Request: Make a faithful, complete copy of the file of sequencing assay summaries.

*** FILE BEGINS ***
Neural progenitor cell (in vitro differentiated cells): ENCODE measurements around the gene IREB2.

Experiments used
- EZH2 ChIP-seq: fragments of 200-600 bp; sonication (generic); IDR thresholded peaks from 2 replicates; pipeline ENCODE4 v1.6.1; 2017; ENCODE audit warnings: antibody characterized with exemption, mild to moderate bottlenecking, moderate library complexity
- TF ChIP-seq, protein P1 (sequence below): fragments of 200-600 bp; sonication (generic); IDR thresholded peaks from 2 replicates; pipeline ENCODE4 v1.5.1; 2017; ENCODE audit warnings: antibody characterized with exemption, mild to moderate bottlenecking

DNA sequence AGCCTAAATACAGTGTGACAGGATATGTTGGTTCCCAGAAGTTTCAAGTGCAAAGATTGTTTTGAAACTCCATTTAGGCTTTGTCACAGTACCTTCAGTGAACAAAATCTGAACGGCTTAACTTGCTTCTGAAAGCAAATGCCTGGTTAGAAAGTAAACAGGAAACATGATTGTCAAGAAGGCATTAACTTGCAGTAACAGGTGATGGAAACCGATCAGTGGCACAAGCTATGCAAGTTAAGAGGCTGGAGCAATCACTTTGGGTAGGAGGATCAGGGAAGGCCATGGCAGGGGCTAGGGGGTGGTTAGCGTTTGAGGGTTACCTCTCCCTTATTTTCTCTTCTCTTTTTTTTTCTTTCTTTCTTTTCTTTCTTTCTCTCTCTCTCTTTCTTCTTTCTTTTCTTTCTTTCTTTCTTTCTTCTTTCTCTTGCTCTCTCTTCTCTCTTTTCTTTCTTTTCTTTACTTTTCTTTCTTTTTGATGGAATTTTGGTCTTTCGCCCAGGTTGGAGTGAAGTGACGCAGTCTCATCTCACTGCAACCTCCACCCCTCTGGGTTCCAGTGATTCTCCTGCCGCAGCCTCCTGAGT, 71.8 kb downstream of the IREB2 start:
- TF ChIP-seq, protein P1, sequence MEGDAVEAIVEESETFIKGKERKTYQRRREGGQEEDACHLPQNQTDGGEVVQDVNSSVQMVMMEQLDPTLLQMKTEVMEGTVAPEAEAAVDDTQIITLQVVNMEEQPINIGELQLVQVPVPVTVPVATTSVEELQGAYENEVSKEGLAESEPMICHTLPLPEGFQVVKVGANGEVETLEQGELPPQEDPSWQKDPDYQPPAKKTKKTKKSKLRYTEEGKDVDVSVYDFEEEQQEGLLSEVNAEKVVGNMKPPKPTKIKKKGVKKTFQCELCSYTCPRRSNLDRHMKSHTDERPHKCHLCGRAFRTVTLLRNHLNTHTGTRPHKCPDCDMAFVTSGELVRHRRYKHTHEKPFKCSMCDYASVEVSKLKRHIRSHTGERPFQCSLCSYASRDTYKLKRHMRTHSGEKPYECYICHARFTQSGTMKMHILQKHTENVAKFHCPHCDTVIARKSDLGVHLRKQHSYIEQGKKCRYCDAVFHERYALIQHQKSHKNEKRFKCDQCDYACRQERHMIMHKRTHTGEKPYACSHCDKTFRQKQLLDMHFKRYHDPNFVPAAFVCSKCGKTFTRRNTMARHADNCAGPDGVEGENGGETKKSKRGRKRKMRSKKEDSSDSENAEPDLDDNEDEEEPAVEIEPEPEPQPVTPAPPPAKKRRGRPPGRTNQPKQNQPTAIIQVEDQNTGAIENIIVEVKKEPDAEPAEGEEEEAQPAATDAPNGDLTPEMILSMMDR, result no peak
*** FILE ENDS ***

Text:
Neural progenitor cell (in vitro differentiated cells): ENCODE measurements around the gene IREB2.

Experiments used
- EZH2 ChIP-seq: fragments of 200-600 bp; sonication (generic); IDR thresholded peaks from 2 replicates; pipeline ENCODE4 v1.6.1; 2017; ENCODE audit warnings: antibody characterized with exemption, mild to moderate bottlenecking, moderate library complexity
- TF ChIP-seq, protein P1 (sequence below): fragments of 200-600 bp; sonication (generic); IDR thresholded peaks from 2 replicates; pipeline ENCODE4 v1.5.1; 2017; ENCODE audit warnings: antibody characterized with exemption, mild to moderate bottlenecking

DNA sequence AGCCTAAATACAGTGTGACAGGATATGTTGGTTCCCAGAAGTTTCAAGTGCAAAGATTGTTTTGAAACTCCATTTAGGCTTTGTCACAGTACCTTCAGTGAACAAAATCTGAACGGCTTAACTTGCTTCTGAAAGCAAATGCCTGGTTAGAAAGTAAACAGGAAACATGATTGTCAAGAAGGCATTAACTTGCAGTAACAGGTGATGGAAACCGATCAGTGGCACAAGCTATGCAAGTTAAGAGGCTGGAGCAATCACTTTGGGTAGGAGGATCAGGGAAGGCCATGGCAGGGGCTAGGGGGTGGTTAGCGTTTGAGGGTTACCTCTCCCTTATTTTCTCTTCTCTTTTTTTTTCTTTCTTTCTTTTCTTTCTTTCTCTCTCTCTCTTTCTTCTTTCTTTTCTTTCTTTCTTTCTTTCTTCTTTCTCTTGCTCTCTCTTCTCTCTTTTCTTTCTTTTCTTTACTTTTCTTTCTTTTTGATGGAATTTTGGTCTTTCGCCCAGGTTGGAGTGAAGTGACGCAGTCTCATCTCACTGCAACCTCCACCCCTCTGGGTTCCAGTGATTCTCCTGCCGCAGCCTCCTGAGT, 71.8 kb downstream of the IREB2 start:
- TF ChIP-seq, protein P1, sequence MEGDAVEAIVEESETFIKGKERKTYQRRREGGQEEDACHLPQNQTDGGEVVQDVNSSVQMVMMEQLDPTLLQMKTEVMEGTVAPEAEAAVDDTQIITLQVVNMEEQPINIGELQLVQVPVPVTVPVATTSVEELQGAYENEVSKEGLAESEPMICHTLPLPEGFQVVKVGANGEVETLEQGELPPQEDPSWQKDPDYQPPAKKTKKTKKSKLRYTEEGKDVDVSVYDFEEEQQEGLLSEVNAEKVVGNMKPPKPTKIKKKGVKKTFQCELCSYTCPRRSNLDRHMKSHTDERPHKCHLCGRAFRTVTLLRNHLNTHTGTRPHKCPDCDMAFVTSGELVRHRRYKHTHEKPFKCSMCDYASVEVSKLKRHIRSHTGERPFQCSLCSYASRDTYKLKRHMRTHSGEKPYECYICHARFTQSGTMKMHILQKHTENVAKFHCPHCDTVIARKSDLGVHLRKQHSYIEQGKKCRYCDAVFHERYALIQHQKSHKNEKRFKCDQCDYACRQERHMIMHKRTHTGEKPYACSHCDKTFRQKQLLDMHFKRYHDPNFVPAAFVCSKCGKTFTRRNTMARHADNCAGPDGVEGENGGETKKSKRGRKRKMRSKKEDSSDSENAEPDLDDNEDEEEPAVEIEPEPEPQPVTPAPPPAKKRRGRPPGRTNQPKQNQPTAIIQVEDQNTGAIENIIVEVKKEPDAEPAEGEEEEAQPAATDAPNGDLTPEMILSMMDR, result no peak